The Missing Illustration
Yesterday we looked at “Are You A Christian, Evaluating Your Claim To Christianity” at Kitwe Church. In Mark 4 Jesus answers the question why so many professing Christians “fall away” and never bear fruit. Here is the “missing illustration” that for sake of time was dropped from that sermon, but is so helpful to our understanding of sharing the gospel message. It comes directly from the book, Hells Best Kept Secret, written by Ray Comfort.
The way we present the gospel determines the kind of response the sinner makes. Let me illustrate.
Two men are seated in a plane. A stewardess gives the first man a parachute and instructs him to put it on because it will “improve his flight.”
Not understanding how a parachute could possibly improve his flight, the first passenger is a little skeptical. Finally he decides to see if the claim is true. After strapping on the parachute, he notices its burdensome weight, and he has difficulty sitting upright. Consoling himself with the promise of a better flight, our first passenger decides to give it a little time.
Because he’s the only one wearing a parachute, some of the other passengers begin smirking at him, which only adds to his humiliation. Unable to stand it any longer, our friend slumps in his seat, unstraps the parachute, and throws it to the floor. Disillusionment and bitterness fill his heart because as far as he is concerned, he was told a lie.
Another stewardess gives the second man a parachute, but listen to her instructions. She tells him to put it on because at any moment he will be jumping out of the plane at 25,000 feet.
Our second passenger gratefully straps the parachute on. He doesn’t notice its weight upon his shoulders nor that he can’t sit up upright. His mind is consumed with the thought of what would happen to him if he jumped without it. When other passengers laugh at him, he thinks, “You won’t be laughing when you’re falling to the ground!”
Let’s now analyze the motive and the result of each passenger’s experience.
The first man’s motive for putting on the parachute was solely to improve his flight. As a result, he was humiliated by the passengers, disillusioned by an unkept promise, and embittered against the stewardess who gave it to him. As far as he is concerned, he will never put one of those things on his back again.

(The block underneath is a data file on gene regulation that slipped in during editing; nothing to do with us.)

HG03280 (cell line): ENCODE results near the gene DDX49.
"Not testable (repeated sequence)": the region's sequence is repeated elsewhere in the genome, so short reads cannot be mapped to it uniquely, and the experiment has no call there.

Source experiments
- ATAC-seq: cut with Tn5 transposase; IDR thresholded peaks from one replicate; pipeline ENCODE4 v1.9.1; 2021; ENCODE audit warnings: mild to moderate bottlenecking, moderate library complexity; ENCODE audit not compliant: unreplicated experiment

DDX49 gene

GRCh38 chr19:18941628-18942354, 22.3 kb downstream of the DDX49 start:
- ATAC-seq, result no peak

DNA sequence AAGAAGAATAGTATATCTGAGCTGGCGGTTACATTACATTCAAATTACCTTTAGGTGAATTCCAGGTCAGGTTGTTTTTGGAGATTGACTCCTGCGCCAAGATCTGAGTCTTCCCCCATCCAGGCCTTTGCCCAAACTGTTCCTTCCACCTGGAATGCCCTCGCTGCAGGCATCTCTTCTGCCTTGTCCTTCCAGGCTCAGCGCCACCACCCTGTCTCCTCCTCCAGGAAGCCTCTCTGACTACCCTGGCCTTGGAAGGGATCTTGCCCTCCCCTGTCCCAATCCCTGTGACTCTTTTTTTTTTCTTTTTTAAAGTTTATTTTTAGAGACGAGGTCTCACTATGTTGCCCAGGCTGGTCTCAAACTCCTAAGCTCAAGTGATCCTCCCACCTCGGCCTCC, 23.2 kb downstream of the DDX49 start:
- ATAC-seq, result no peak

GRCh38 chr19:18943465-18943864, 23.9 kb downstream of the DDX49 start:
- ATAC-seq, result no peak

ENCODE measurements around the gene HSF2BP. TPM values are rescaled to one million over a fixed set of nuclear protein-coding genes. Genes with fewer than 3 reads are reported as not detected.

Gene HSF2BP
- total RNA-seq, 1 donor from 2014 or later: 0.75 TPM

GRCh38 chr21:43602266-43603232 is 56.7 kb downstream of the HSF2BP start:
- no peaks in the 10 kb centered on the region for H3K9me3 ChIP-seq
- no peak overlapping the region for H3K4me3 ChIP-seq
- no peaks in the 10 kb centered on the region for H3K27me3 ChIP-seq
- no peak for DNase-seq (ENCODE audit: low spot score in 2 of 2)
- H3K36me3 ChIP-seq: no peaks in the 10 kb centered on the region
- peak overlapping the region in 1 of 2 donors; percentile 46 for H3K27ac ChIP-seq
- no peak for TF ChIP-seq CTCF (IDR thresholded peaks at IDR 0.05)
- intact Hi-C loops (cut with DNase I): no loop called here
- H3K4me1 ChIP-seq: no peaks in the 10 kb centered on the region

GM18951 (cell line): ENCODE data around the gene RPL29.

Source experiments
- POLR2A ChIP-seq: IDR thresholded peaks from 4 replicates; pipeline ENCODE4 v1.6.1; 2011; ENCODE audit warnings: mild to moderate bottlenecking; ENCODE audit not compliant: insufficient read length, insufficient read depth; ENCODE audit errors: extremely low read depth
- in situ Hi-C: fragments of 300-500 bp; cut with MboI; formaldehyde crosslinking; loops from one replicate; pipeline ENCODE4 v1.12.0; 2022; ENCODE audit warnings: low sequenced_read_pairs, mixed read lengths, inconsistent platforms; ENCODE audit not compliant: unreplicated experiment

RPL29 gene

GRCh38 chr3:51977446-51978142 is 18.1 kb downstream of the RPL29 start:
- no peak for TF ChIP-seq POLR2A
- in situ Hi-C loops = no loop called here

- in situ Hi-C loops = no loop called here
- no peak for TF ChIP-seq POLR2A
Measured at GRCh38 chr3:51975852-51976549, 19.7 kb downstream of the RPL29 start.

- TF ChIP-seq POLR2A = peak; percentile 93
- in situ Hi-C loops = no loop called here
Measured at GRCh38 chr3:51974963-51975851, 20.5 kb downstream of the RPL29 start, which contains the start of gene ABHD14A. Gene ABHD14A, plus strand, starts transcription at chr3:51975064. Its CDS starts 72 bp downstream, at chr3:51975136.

The second man put the parachute on to escape the danger of the coming jump. Because he knew what would happen to him without it, he had a deep-rooted joy and peace in his heart. Knowing he was saved from certain death gave him the ability to withstand the mockery of the other passengers. His attitude toward the stewardess who gave him the parachute was one of heartfelt gratitude.
Now listen to what the contemporary gospel says: “Put on the Lord Jesus Christ; He will give you love, joy, peace, and fulfillment.” In other words, He will improve your flight. In an experimental fashion, the sinner puts the Savior to see if these claims are so.
What does he get? Temptation, tribulation, and persecution. The other passengers mock his decision. So what does he do? He takes off the Lord Jesus Christ; he is offended for the Word’s sake; he is disillusioned and embittered, and quite rightly so.
He was promised peace, joy, fulfillment, and all he got were trials and humiliation. His bitterness is directed at those who gave him the “good news.” His latter end is worse than the first – another inoculated, bitter backslider!
When the sinner sees the awful consequences of breaking the Law of God – that he cannot escape the certainty of judgment – he will see his need to put on the Lord Jesus Christ. When we preach future punishment by the Law, the sinner comes to Christ solely to flee from “the wrath to come.”
Instead of preaching that Jesus “improves the flight,” we must warn men about the inevitable jump. Everyone must pass through the door of death.
It is appointed for men to die once, but after this the judgment – Hebrews 9:27.
But doesn’t Christianity offer the abundant life? You bet it does! Peace and joy are legitimate fruits of the Spirit. But we do sinners an injustice by enticing them with only the benefits of salvation. Our misguided efforts only result in sinners coming to Christ with an impure motive void of repentance.
Remember why the second passenger had joy and peace? Because he knew what that parachute was going to save him from. In the same way, the true convert has joy and peace in believing because he knows that the righteousness of Christ will deliver him from the wrath that is to come. “The kingdom of God is…righteousness and peace and joy in the Holy Spirit” (Romans 14:17). Why is righteousness coupled with peace and joy? Because “Riches do not profit in the day of wrath, but righteousness delivers from death” (Proverbs 11:4).
Now let’s take a look at an unfortunate incident on board the plane. During some unexpected turbulence, the stewardess accidentally drops a cup of hot coffee onto the lap of our second passenger.
What is his reaction? Does he cry out in pain, then rip the parachute off his back in anger?
No! He didn’t strap it on for any other reason than the jump. In fact, he doesn’t even relate the incident to his parachute. Instead, it only makes him cling more tightly to his hope of salvation and even look forward to the jump!
If we put on Christ to flee the wrath to come, when tribulation strikes we wont get angry at God. Why should we? We didn’t come for a better lifestyle. Trials drive us closer to the Lord, and we cling more tightly to Him. Like the apostle Paul, we only stay around to encourage other passengers to put on the parachute. “For to me, to live is Christ, and to die is gain” (Philippians 1:21).
Sadly, multitudes of professing Christians lose their joy when the flight gets bumpy. They are the product of “man-centered” preaching.